New Orleans:
Music, Culture and Civil Rights
An NEH Landmarks of American History and Culture Workshop for School Teachers

June 24-28, 2019

July 8-12, 2019

Workshop Overview

For three centuries, New Orleans has fostered the integration of African, Caribbean, European and Indigenous influences, persisted in the face of natural and manmade disasters, and influenced music and culture worldwide. New Orleans provides a distinct lens for examining how cultures combine to generate one-of-a-kind art forms, but a deeper examination of its historical, social, and political contexts tells an even richer story of how these forms evolved. An investigation of the intersection of music, culture, and civil rights in the city provides a fascinating window into how an environment of harsh social conditions and vast inequities can be the genesis of beautiful cultural forms, and how music itself can be rooted in seeking social justice for all.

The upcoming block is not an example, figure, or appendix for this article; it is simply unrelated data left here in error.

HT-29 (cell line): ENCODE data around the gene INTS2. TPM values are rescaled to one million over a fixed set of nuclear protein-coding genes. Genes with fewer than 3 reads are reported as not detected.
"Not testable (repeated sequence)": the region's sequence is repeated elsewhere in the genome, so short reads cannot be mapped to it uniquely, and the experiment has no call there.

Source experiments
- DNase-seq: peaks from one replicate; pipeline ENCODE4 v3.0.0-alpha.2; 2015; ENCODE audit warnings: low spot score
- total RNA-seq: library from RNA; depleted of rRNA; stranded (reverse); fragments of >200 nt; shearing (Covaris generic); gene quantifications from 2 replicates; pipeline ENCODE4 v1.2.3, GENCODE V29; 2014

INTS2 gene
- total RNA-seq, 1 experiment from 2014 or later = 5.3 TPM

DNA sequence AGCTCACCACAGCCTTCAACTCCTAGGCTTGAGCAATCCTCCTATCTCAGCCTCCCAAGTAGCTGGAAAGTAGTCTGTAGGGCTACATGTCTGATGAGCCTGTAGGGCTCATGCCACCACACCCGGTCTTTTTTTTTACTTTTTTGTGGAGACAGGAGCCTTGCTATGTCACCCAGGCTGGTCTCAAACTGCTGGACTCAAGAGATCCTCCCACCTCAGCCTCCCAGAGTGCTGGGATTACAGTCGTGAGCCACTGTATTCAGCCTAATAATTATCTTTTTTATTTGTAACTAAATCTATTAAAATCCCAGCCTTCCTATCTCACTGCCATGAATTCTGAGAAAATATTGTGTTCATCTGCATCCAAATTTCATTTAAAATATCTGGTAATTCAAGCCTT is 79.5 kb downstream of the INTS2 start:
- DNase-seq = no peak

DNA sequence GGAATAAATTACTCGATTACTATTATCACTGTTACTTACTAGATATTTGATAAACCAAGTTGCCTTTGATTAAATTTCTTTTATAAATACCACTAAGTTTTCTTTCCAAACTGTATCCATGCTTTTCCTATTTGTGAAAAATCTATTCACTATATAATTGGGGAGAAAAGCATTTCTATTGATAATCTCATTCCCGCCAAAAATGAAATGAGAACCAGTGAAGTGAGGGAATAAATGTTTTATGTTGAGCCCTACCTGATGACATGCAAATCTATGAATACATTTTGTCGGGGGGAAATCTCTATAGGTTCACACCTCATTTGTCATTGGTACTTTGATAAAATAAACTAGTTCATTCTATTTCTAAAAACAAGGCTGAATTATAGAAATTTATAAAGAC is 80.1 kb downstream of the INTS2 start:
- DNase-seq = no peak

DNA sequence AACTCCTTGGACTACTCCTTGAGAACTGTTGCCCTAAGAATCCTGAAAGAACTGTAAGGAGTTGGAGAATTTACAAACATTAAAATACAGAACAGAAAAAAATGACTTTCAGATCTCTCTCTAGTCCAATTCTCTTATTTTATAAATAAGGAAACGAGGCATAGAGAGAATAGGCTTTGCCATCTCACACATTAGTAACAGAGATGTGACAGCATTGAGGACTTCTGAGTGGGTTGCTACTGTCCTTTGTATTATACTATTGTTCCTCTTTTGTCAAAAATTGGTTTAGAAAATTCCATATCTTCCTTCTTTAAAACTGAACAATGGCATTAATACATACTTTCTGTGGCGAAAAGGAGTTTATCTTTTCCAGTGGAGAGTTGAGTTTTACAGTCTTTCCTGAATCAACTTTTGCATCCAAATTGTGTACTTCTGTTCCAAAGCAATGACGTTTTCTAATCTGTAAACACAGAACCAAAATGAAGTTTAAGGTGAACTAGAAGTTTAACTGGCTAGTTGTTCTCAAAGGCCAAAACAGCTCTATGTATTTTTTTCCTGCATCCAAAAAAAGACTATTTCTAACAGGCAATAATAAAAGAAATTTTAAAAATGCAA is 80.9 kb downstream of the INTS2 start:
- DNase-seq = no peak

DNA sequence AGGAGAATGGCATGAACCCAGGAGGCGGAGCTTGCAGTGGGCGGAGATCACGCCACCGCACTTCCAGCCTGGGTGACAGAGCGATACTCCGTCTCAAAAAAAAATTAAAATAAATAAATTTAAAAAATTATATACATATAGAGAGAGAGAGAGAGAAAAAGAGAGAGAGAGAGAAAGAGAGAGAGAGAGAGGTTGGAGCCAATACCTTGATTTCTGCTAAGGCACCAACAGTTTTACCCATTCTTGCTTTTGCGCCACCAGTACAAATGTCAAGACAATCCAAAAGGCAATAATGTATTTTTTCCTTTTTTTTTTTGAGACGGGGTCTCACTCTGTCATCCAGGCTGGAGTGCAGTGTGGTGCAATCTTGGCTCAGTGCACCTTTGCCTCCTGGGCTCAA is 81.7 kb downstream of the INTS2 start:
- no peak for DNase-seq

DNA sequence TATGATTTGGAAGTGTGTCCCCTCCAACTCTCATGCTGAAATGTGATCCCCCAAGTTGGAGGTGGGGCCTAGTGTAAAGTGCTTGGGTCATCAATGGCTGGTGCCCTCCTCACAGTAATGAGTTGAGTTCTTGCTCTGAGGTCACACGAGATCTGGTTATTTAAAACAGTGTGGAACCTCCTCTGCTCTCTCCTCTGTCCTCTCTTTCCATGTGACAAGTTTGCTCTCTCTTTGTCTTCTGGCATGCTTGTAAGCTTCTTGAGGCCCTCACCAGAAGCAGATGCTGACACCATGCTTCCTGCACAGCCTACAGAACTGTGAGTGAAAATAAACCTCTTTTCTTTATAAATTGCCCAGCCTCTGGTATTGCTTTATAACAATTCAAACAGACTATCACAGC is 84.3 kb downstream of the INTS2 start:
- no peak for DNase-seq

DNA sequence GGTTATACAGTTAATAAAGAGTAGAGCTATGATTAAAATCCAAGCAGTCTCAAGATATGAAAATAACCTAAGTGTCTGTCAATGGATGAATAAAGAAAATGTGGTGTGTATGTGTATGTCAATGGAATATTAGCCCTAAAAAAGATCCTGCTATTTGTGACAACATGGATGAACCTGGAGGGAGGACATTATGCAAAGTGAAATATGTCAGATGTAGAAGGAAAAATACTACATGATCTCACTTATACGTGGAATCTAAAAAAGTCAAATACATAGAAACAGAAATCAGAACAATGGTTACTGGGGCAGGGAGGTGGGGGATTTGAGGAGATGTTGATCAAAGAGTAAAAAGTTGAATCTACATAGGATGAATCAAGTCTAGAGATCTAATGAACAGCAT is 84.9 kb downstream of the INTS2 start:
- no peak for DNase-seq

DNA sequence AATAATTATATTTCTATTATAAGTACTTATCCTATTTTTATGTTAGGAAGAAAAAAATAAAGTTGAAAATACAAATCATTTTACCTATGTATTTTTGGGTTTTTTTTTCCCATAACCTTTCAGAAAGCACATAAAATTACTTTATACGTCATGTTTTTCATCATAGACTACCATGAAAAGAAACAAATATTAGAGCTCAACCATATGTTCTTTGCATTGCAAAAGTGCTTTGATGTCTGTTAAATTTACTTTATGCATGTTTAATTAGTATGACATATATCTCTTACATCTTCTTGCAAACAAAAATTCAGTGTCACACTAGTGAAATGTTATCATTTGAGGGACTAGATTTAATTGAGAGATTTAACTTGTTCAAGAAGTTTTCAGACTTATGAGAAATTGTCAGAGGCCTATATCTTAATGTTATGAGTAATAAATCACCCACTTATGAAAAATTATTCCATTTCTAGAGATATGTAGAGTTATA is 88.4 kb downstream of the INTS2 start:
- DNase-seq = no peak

New Orleans: Music, History and Civil Rights utilizes as its central landmark the City of New Orleans itself – allowing for an in-depth investigation of her influences and inequities, and authentic engagement with the living, evolving musical forms that have emerged from her complicated history.

Workshop At-A-Glance

Please note: The deadline has passed and we are unable to accept more applications for the 2019 Workshop at this time.



New Orleans must be experienced, as well as studied in the context of scholarly investigation, so we will visit sites across the city that explore the chronological development of musical forms in light of their historical contexts. An inquiry-driven model of instruction will utilize essential questions to guide us through scholarly presentations, performances, and research opportunities. You will have a chance to interview culture bearers, listen to musical recordings and oral histories, and view photographs and artifacts. The workshop also includes time for individual reflection and group discussion, as well as experiential activities that will engage you from a “first-learner” perspective. While developing an individual project to take back to your classroom, you will craft your own investigation of New Orleans music and gather research and resources relevant to your curriculum and students.

Location: New Orleans, Louisiana

Tulane University & Landmark Sites:

  • Congo Square
  • Claiborne Corridor
  • Historic Tremé
  • Backstreet Cultural Museum
  • St. Augustine Church
  • Preservation Hall